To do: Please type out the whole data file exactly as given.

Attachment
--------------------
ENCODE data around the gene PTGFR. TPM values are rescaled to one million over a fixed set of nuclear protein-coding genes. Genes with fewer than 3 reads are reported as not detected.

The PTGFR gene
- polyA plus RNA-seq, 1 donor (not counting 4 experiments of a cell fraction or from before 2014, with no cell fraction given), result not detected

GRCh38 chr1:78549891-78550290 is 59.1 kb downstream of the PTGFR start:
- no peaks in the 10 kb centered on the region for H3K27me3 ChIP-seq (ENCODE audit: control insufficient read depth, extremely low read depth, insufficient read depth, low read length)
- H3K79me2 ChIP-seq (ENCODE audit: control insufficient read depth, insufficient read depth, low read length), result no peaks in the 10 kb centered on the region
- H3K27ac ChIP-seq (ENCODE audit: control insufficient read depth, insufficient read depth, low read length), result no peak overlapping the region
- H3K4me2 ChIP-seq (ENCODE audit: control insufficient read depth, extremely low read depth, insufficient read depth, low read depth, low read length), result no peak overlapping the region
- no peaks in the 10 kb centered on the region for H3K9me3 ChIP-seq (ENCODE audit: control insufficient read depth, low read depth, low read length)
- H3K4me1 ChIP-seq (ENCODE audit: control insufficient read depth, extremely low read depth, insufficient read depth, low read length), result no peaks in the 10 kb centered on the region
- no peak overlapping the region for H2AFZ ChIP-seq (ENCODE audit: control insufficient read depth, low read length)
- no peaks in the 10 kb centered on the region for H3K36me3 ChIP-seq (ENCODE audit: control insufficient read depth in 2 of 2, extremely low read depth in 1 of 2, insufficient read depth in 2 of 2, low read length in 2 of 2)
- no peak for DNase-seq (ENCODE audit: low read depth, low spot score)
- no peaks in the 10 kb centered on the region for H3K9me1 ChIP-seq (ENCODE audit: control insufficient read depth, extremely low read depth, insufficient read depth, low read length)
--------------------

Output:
ENCODE data around the gene PTGFR. TPM values are rescaled to one million over a fixed set of nuclear protein-coding genes. Genes with fewer than 3 reads are reported as not detected.

The PTGFR gene
- polyA plus RNA-seq, 1 donor (not counting 4 experiments of a cell fraction or from before 2014, with no cell fraction given), result not detected

GRCh38 chr1:78549891-78550290 is 59.1 kb downstream of the PTGFR start:
- no peaks in the 10 kb centered on the region for H3K27me3 ChIP-seq (ENCODE audit: control insufficient read depth, extremely low read depth, insufficient read depth, low read length)
- H3K79me2 ChIP-seq (ENCODE audit: control insufficient read depth, insufficient read depth, low read length), result no peaks in the 10 kb centered on the region
- H3K27ac ChIP-seq (ENCODE audit: control insufficient read depth, insufficient read depth, low read length), result no peak overlapping the region
- H3K4me2 ChIP-seq (ENCODE audit: control insufficient read depth, extremely low read depth, insufficient read depth, low read depth, low read length), result no peak overlapping the region
- no peaks in the 10 kb centered on the region for H3K9me3 ChIP-seq (ENCODE audit: control insufficient read depth, low read depth, low read length)
- H3K4me1 ChIP-seq (ENCODE audit: control insufficient read depth, extremely low read depth, insufficient read depth, low read length), result no peaks in the 10 kb centered on the region
- no peak overlapping the region for H2AFZ ChIP-seq (ENCODE audit: control insufficient read depth, low read length)
- no peaks in the 10 kb centered on the region for H3K36me3 ChIP-seq (ENCODE audit: control insufficient read depth in 2 of 2, extremely low read depth in 1 of 2, insufficient read depth in 2 of 2, low read length in 2 of 2)
- no peak for DNase-seq (ENCODE audit: low read depth, low spot score)
- no peaks in the 10 kb centered on the region for H3K9me1 ChIP-seq (ENCODE audit: control insufficient read depth, extremely low read depth, insufficient read depth, low read length)